The extended edition also features a historical and production trivia track entitled “Are You Not Entertained?”

    The theatrical edition features 13 deleted scenes, as well as another trivia track. It may contain the same material, as I did not watch either of them.

    Disc 2
    The lone feature on the second disc is the massive 3 Hr. 20 Min. documentary entitled, “Strength and Honor: Creating the World of Gladiator.” It’s broken up into seven sections (listed below). In an effort to get this review out there as quickly as possible, (DreamWorks didn’t send me this DVD until 3 days after street) I didn’t watch the entire doc. If there are any important details that I’ve left out, feel free to add them in your comments. Needless to say, this documentary is very, very good. I’m not sure if it was as interesting as the long doc on the Black Hawk Down 3-disc set, but it’s at least in the same league. If like me, you’re a fan of obsessively long making-of documentaries (LOTR, Frighteners LD, etc), you’ll be very pleased. Structure-wise, it’s along the same lines as the Lord of the Rings documentaries. It starts with historical context and the story’s origin in books, continues through pre-production and production, and finishes with the film’s release. The interviews were a combination of “on-the-set” and post-release footage.

    Tales of the Scribes – Story Development(34:00) – This portion of the documentary discusses the historical context of the story, as well as the script writing process. The writers seemed mostly concerned with making a film that set itself apart from the standard sword and sandal gladiator epics.

    The Tools of War – Weapons(12:55) – A pretty self-explanatory section about the weapons used in the film. I found the information pretty interesting, but couldn’t help to think back to the weapons features on the LOTR sets.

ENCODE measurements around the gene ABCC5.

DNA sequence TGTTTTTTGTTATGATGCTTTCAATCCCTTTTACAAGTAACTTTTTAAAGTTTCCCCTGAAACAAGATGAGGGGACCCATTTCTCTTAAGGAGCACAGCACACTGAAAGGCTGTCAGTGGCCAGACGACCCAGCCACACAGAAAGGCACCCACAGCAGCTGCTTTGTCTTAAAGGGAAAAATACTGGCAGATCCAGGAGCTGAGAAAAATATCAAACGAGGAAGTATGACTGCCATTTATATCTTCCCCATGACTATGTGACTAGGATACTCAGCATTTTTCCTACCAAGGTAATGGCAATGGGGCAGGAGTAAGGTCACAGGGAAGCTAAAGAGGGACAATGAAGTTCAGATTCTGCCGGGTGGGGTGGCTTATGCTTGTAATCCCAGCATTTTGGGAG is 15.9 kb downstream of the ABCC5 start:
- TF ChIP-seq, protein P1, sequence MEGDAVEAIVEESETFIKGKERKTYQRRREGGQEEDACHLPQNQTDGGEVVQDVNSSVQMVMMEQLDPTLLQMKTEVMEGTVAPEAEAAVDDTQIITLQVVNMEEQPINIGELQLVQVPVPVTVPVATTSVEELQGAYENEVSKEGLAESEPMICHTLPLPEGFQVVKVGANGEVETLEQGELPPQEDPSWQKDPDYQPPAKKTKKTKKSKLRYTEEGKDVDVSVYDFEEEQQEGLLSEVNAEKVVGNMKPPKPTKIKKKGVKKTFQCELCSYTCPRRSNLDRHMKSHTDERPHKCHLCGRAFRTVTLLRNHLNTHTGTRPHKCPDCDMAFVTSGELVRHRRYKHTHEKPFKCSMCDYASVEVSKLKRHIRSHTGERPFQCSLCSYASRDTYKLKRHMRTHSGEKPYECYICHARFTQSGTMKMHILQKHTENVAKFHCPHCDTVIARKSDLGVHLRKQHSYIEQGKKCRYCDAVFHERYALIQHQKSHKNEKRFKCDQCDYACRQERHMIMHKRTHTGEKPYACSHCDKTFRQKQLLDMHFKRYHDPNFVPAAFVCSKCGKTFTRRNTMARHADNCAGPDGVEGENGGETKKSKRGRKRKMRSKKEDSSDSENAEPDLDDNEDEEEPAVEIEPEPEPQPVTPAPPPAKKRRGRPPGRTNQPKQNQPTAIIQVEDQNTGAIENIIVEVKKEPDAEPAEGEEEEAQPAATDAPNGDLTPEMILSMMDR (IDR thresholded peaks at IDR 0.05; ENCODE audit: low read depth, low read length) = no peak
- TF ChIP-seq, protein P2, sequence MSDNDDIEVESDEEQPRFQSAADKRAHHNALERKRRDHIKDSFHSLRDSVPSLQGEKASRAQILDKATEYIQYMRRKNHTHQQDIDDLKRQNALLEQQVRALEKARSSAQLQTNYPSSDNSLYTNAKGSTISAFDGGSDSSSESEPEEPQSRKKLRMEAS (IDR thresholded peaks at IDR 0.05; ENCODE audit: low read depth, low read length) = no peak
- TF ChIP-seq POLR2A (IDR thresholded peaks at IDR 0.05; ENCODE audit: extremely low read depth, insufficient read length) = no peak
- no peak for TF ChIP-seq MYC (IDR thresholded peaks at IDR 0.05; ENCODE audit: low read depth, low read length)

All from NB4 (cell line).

Attire of the Realm – Costume Design(19:38) – Again, another section similar to the LOTR documentaries. I’m not a big costume person, so I didn’t find it particularly interesting.

    The Heat of Battle – Production Journals(65:49) – This section makes up the heart of the documentary and takes us through the production of the film. They successfully presented the chaos of filmmaking as well as the specific rigors of dealing with such a large film.

    Shadows and Dust – Resurrecting Proximo(24:30) – This was my favorite part of the documentary. The ever-charismatic Oliver Reed talks a little bit about his choice to play Proximo and we get to hear from the rest of the crew about his presence on set. Most of this section is about the aftermath of his untimely death. Regardless of the details, it’s fun to watch Reed and watch others talk about him. It’s sad to see both Reed and Richard Harris gone from the world. They were two amazing actors.

    The Glory of Rome – Visual Effects(20:10) – This material feels a little repetitive with stuff from the last DVD as well as the VFX feature on the third disc of this set. Interesting if you haven’t already seen anything about the special effects in this film.

    Echoes in Eternity – Release and Impact(19:27) – This is the “Wow! We really pulled it off” back-patting section. Obviously these people have the right to be happy about the finished product, but this is pretty standard making-of fare. They do talk a little bit about the scenes that were cut from the theatrical version and re-inserted into the extended DVD edition. I still get a little pissy about Gladiator taking in the Best Picture Oscar, so it was a little frustrating watching members of the crew bitching about Ridley not winning Best Director. Get over yourselves.

    Disc 3
    Production Design – This section contains a 10-minute featurette with Production Designer Arther Max. It’s a little short, but very interesting. Also featured here is a Production Design gallery that contains an assortment of images relating to the design of the film.
    Storyboarding – This featurette shows just what goes into creating a storyboard. The artist takes us through the entire process. It’s pretty by the book, but I found it pretty interesting from an artistic perspective. Overall, the featurette runs about 14 minutes. This section also contains multi-angle comparisons and a storyboard archive.
    Costume Design Gallery – A series of images highlighting the costume design for Maximus, Commodus, Lucilla, Proximo, Marcus Aurelius, generic Gladiators, Senators, and Citizens.
    Photo Galleries – Pretty self explanatory here; a series of photo galleries encompassing Germania, Zucchabar, Rome, Proximo’s gladiatorial compound, roman streets and surroundings, imperial palace and surroundings, and images from a deleted scene entitled “Execution.”